Note: This document contains side effect information about rosiglitazone. Some of the dosage forms listed on this page may not apply to the brand name Avandia.
Common side effects of Avandia include: headache. Other side effects include: edema and nausea. See below for a comprehensive list of adverse effects.
Applies to rosiglitazone: oral tablet
Oral route (Tablet)
Thiazolidinediones, including rosiglitazone, cause or exacerbate congestive heart failure in some patients. After initiation of rosiglitazone maleate, and after dose increases, observe patients carefully for signs and symptoms of heart failure (including excessive, rapid weight gain, dyspnea, and/or edema). If these signs and symptoms develop, the heart failure should be managed according to current standards of care. Furthermore, discontinuation or dose reduction of rosiglitazone maleate must be considered. Rosiglitazone maleate is not recommended in patients with symptomatic heart failure. Initiation of rosiglitazone maleate in patients with established NYHA Class III or IV heart failure is contraindicated.
Along with its needed effects, rosiglitazone (the active ingredient contained in Avandia) may cause some unwanted effects. Although not all of these side effects may occur, if they do occur they may need medical attention.
Check with your doctor immediately if any of the following side effects occur while taking rosiglitazone:
Incidence not known
Some side effects of rosiglitazone may occur that usually do not need medical attention. These side effects may go away during treatment as your body adjusts to the medicine. Also, your health care professional may be able to tell you about ways to prevent or reduce some of these side effects. Check with your health care professional if any of the following side effects continue or are bothersome or if you have any questions about them:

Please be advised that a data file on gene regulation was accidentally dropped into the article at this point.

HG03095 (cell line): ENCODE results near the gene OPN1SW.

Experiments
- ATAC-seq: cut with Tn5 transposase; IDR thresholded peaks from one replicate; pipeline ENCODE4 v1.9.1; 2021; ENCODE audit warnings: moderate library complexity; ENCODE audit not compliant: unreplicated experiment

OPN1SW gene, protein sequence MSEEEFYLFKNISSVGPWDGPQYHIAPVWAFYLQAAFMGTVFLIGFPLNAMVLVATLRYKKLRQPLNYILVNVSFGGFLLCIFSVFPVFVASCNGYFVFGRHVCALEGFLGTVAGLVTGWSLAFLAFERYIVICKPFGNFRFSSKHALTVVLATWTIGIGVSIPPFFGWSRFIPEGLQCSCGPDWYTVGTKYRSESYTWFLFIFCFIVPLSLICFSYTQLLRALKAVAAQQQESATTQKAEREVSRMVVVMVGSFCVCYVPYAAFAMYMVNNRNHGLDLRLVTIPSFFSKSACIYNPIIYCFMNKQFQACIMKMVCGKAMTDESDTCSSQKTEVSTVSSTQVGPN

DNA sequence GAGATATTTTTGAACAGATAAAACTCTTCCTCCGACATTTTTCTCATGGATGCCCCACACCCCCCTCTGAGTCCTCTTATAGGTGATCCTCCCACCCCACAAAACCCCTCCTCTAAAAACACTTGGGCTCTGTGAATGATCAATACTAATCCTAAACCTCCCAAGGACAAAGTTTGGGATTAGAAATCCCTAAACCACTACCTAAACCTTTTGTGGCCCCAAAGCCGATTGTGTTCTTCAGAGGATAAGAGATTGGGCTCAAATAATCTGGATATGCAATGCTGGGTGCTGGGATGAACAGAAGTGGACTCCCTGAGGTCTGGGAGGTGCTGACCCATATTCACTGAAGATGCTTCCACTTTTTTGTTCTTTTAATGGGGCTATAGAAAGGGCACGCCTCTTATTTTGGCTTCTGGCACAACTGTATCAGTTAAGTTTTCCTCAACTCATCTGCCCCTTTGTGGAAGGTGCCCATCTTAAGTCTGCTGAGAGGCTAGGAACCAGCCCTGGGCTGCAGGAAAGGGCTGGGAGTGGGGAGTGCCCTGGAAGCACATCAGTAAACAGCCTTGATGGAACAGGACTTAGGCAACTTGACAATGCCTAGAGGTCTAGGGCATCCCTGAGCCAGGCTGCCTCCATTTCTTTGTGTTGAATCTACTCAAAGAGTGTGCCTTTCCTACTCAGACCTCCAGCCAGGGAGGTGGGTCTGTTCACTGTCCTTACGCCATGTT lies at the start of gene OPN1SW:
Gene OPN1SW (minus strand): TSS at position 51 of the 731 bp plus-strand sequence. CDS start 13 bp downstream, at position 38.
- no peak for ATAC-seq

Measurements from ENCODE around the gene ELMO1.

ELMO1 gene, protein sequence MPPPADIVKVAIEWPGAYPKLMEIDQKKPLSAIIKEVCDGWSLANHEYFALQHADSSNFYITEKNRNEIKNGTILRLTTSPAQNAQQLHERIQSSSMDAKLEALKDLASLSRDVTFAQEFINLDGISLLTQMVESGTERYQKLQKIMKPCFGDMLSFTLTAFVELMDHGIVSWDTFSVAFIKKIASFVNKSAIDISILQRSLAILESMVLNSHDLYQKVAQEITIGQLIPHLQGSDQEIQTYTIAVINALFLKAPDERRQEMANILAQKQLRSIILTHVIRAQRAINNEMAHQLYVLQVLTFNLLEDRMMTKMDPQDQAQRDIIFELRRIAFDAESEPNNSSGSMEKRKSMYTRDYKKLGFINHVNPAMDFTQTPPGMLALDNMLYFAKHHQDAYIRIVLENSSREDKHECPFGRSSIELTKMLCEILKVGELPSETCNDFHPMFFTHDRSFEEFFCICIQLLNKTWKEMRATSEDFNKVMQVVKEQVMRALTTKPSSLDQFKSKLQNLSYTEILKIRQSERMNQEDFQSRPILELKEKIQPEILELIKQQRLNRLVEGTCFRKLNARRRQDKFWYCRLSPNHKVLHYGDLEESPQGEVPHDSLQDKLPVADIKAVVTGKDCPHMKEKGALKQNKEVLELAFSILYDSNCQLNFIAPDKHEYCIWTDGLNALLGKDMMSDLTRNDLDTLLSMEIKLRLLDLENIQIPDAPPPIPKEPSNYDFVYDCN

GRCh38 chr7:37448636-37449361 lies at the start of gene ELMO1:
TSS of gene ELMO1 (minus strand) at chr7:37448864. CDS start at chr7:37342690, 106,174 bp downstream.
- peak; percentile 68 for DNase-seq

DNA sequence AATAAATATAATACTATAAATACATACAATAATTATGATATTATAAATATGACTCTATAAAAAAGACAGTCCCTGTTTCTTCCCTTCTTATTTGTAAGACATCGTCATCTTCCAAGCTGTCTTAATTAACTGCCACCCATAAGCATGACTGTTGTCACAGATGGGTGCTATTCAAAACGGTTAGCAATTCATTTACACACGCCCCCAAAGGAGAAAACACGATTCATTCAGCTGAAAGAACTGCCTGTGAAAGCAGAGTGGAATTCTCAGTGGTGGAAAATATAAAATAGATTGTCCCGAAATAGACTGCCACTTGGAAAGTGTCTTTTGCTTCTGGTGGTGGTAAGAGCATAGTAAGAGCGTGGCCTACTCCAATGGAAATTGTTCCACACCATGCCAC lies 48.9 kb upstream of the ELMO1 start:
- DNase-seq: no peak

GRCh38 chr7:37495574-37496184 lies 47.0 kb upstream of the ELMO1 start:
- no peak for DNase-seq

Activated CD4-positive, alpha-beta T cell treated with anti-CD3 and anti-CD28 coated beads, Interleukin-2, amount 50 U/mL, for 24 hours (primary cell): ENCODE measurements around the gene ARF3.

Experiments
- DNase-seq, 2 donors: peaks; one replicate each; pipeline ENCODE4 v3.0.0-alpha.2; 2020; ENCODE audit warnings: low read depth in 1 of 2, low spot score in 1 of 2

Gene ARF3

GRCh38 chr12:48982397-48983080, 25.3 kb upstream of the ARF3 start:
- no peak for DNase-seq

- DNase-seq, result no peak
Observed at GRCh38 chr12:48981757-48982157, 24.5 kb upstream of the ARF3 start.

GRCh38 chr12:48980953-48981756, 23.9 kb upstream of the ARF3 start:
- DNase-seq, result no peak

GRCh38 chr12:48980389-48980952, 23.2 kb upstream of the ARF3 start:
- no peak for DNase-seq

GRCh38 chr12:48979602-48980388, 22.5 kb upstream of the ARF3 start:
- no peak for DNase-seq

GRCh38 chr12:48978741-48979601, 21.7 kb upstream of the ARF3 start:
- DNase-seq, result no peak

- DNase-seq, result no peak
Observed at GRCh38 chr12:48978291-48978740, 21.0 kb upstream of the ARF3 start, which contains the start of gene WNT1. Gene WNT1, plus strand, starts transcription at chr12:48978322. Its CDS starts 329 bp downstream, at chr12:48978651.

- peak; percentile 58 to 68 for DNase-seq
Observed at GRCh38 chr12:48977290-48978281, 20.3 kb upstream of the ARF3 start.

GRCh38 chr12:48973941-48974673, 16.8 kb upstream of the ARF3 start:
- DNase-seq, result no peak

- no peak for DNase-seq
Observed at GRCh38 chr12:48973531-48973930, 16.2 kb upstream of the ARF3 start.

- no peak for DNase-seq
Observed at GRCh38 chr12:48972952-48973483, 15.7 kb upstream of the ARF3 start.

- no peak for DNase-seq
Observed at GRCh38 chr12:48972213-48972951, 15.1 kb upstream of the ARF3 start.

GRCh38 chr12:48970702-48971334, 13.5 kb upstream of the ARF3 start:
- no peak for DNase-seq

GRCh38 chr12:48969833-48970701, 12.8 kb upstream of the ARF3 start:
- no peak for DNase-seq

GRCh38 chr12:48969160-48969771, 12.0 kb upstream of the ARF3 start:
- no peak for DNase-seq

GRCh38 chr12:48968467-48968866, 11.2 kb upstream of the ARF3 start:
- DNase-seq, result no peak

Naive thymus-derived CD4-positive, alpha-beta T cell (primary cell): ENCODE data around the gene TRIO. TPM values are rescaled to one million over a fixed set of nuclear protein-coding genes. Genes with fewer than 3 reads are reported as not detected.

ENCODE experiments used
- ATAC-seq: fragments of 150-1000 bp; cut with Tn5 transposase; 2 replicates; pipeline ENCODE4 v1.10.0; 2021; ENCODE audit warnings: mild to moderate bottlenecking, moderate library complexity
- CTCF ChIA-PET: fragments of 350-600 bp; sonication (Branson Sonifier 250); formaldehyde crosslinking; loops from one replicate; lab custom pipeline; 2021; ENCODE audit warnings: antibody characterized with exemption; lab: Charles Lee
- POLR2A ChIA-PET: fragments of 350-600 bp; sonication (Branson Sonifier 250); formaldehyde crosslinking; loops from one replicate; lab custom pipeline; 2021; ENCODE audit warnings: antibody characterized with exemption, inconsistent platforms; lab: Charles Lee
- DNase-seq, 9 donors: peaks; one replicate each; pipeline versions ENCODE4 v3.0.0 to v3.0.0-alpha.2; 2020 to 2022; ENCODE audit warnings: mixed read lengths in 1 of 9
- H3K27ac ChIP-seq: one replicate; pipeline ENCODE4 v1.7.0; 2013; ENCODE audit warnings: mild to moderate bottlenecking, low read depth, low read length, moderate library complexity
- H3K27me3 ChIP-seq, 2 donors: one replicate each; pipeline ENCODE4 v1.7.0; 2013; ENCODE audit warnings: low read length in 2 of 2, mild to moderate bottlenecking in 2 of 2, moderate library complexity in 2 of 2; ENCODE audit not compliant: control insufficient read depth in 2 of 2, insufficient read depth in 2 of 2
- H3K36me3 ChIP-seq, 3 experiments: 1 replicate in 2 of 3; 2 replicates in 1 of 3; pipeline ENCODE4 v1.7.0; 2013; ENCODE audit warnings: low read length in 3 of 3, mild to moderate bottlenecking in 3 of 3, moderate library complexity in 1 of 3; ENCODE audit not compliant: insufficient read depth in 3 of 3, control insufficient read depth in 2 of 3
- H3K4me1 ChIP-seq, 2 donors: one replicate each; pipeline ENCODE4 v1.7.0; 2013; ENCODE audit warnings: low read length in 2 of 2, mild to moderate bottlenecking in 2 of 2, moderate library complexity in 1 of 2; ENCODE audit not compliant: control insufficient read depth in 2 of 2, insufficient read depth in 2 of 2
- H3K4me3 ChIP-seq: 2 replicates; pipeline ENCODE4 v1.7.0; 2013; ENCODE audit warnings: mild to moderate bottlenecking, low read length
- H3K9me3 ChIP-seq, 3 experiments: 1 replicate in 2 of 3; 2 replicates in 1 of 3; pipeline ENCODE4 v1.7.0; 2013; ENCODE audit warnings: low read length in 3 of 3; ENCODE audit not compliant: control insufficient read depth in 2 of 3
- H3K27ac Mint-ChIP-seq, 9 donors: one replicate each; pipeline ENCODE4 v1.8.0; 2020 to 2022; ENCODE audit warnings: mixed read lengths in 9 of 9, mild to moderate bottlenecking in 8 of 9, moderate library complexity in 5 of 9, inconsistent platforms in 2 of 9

Applies to rosiglitazone: oral tablet
The most commonly reported adverse reports included upper respiratory tract infections, injury, and headache.
Major Adverse Cardiovascular Events:
Overall data from long-term rosiglitazone (the active ingredient contained in Avandia) trials including the RECORD, ADOPT, and DREAM trials (rosiglitazone n=6311; control n=7756) showed no difference in overall mortality or major adverse cardiovascular events; however, a meta-analysis of shorter-term trials suggests and increased risk for myocardial infarction with rosiglitazone compared with placebo.
The RECORD trial (Rosiglitazone evaluated for Cardiac Outcomes and Regulation of Glycemia in Diabetes) revealed no significant difference in cardiovascular hospitalization or cardiovascular death (primary outcome) among patients with type 2 diabetes receiving rosiglitazone add-on therapy (n=2220) compared with active control (n=2227); however, there was a significant difference in the incidence of CHF (secondary endpoint). Patients randomized were those who had failed metformin or sulfonylurea monotherapy; mean age: 58 years; 52% male. Following randomization to add-on rosiglitazone or active control (add-on metformin for those inadequately controlled on sulfonylurea or add-on sulfonylurea for those inadequately controlled on metformin) patients were treated to a target glycosylated hemoglobin (HbA1c) of 7% or less. Heart failure was reported in 61 patients receiving add-on rosiglitazone and 29 patients receiving active control.
In a retrospective analysis of 42 clinical trials (mean duration 6 months), rosiglitazone was associated with an increased risk of myocardial ischemia compared with combined active or placebo control (2% versus 1.53%). These events included angina pectoris, angina dyspnea, myocardial infarction, coronary thrombosis, myocardial ischemia, coronary artery disease, and coronary artery disorder. There was an increased risk with combination insulin therapy and in patients receiving nitrates for known coronary heart disease.